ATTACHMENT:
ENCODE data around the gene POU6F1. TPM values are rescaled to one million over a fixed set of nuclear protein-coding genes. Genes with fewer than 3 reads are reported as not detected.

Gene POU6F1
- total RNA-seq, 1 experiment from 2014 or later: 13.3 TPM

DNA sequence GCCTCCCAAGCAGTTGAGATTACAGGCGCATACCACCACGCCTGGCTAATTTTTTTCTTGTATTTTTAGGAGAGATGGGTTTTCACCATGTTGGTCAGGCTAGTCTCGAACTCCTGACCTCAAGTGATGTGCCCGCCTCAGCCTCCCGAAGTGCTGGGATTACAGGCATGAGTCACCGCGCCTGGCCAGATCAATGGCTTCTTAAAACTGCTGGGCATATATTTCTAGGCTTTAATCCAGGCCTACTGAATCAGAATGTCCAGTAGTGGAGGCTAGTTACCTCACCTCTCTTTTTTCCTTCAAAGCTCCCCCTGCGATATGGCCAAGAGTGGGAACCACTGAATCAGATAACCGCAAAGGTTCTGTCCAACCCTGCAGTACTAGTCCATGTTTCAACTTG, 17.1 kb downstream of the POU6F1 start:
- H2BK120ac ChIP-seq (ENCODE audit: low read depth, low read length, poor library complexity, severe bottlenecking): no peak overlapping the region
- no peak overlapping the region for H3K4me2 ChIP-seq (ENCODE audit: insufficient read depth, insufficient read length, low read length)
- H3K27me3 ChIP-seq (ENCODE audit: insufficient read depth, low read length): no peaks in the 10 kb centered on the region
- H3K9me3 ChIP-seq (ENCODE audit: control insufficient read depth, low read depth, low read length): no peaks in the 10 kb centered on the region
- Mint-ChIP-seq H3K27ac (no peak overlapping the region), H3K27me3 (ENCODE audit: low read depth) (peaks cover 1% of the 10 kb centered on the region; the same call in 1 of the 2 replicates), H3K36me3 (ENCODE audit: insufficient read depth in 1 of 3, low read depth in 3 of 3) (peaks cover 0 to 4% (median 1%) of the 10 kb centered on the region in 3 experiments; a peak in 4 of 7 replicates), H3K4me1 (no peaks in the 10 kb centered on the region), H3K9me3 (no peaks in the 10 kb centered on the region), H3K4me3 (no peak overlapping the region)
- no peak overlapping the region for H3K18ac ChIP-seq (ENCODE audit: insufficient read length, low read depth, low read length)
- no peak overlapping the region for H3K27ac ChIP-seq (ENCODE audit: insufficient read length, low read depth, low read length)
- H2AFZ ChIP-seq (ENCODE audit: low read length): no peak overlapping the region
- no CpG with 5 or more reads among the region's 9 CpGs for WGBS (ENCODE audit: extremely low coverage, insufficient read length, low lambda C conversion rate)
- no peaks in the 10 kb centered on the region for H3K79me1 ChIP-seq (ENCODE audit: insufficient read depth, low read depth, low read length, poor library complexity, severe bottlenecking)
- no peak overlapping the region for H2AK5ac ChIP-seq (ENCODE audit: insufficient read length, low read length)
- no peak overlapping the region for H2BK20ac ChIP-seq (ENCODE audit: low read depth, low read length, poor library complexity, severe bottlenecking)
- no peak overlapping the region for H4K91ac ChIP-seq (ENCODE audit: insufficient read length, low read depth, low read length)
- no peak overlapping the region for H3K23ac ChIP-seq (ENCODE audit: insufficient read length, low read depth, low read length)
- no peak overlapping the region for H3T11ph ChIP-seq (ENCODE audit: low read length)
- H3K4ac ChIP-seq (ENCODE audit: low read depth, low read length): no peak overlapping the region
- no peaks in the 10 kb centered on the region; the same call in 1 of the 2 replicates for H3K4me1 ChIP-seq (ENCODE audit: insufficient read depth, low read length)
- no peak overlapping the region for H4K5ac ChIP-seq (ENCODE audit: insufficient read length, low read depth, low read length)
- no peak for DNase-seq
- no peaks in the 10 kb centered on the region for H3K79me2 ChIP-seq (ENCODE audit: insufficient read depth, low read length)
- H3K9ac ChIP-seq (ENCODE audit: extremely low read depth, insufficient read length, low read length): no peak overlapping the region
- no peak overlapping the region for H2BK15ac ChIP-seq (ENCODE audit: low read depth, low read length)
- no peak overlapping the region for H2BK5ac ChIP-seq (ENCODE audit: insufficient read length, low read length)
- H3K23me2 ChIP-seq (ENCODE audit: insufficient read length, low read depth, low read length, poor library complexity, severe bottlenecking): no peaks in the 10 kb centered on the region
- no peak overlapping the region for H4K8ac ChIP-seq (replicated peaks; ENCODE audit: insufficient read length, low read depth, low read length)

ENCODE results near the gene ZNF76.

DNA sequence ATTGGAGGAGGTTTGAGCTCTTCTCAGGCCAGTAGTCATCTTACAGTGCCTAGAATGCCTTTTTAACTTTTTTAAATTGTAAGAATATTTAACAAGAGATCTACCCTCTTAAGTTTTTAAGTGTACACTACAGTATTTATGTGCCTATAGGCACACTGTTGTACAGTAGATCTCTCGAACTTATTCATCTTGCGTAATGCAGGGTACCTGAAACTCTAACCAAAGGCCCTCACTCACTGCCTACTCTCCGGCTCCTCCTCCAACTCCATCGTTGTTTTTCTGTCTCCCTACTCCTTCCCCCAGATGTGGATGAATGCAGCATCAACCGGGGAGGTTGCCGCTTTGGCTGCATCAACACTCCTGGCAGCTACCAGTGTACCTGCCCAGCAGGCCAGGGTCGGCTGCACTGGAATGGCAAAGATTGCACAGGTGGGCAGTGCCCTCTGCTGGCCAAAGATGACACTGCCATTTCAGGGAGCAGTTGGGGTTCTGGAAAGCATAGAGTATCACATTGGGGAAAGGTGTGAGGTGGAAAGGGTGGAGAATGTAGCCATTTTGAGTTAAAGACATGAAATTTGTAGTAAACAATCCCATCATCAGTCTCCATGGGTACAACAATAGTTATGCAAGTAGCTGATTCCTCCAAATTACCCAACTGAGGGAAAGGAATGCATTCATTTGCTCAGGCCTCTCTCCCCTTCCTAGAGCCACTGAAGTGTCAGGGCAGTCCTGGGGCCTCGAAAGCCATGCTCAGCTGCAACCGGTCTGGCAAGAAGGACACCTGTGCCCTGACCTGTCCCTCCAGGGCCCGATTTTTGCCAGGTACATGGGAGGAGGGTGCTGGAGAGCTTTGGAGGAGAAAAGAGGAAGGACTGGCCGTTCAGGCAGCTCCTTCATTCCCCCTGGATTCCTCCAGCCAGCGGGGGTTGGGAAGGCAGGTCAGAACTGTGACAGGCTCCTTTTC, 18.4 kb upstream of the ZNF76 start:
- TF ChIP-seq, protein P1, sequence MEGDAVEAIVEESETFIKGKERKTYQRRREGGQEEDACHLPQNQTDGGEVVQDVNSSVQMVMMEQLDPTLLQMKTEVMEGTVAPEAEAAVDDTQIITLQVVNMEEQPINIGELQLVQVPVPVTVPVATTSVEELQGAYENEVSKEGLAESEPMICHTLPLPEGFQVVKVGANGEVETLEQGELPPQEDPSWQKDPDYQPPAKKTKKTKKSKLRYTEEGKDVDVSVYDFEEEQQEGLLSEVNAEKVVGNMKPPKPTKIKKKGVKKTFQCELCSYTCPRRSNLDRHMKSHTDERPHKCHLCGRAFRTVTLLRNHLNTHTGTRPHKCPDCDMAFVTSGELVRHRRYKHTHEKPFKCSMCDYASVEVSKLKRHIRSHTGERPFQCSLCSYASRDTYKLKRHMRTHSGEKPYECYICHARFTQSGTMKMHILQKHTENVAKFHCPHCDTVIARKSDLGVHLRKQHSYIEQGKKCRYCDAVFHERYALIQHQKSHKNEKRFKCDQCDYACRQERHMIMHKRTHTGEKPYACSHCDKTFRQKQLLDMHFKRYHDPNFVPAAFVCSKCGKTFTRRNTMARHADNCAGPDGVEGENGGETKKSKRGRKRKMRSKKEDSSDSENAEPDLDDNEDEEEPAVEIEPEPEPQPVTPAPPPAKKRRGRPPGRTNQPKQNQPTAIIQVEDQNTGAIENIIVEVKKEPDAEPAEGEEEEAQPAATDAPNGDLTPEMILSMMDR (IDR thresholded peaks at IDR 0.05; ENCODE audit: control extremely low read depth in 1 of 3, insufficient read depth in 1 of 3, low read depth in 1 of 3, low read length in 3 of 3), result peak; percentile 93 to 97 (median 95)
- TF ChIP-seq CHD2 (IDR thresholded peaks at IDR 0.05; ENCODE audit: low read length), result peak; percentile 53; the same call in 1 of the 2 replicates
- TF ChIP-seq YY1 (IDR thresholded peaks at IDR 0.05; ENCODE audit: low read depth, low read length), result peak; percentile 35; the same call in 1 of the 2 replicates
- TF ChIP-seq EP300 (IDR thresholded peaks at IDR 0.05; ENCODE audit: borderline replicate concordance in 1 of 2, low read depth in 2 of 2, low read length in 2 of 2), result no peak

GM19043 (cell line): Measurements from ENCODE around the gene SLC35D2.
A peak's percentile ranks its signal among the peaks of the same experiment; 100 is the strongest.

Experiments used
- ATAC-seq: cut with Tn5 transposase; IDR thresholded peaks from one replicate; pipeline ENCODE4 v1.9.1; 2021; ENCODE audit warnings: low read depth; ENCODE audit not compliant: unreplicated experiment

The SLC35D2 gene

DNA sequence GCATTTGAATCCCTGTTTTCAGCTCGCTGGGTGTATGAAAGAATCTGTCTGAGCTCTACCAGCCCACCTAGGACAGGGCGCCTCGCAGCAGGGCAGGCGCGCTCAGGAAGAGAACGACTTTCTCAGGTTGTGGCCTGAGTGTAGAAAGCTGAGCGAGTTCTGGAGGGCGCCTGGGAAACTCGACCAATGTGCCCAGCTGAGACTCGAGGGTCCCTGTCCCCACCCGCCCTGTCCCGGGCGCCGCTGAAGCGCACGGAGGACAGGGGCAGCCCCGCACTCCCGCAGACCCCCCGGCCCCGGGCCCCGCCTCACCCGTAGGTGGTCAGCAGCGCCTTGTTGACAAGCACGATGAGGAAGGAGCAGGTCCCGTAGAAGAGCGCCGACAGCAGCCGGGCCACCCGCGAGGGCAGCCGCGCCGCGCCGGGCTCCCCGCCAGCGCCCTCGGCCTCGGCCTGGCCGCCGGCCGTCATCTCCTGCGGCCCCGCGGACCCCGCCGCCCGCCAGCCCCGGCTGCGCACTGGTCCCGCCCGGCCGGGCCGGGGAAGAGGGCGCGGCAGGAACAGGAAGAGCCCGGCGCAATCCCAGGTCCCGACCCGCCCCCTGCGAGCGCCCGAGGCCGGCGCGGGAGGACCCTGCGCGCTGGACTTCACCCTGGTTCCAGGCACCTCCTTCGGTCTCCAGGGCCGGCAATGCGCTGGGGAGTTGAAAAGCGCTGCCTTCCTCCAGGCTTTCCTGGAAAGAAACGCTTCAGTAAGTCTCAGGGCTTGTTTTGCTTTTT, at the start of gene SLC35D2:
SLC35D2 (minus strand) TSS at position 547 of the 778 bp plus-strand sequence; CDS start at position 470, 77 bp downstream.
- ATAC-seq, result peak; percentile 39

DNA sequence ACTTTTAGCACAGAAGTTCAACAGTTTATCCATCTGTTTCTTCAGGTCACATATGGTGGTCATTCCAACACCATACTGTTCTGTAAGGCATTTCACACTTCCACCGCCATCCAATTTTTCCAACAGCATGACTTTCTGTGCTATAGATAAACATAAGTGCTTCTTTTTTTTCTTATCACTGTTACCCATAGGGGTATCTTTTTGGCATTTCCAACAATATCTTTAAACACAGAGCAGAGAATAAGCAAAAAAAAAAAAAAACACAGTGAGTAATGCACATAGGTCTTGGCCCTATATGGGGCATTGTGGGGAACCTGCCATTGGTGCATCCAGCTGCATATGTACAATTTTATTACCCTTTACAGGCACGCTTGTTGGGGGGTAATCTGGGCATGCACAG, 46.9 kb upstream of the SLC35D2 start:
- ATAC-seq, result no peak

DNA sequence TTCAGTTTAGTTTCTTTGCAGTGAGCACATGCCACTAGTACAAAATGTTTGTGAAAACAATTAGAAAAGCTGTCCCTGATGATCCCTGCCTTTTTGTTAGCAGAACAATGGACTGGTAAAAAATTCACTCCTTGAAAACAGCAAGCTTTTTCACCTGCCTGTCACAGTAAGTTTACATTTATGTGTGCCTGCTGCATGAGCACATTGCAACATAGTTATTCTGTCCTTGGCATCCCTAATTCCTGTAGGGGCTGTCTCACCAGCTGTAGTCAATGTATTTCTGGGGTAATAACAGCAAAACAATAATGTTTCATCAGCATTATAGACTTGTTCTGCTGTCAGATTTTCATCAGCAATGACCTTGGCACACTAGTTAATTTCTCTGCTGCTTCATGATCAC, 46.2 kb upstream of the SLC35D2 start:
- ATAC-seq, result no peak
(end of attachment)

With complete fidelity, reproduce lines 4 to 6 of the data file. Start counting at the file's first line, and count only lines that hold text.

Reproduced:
DNA sequence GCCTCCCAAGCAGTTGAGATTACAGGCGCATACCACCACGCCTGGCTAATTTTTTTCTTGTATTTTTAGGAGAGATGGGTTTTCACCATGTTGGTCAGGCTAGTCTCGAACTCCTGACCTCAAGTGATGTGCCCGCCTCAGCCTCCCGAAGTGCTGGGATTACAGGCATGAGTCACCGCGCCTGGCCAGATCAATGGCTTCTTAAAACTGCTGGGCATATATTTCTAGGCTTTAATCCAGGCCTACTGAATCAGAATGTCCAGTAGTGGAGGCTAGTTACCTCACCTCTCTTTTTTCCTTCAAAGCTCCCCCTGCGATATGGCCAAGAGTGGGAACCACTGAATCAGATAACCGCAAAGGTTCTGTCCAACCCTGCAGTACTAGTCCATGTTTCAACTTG, 17.1 kb downstream of the POU6F1 start:
- H2BK120ac ChIP-seq (ENCODE audit: low read depth, low read length, poor library complexity, severe bottlenecking): no peak overlapping the region
- no peak overlapping the region for H3K4me2 ChIP-seq (ENCODE audit: insufficient read depth, insufficient read length, low read length)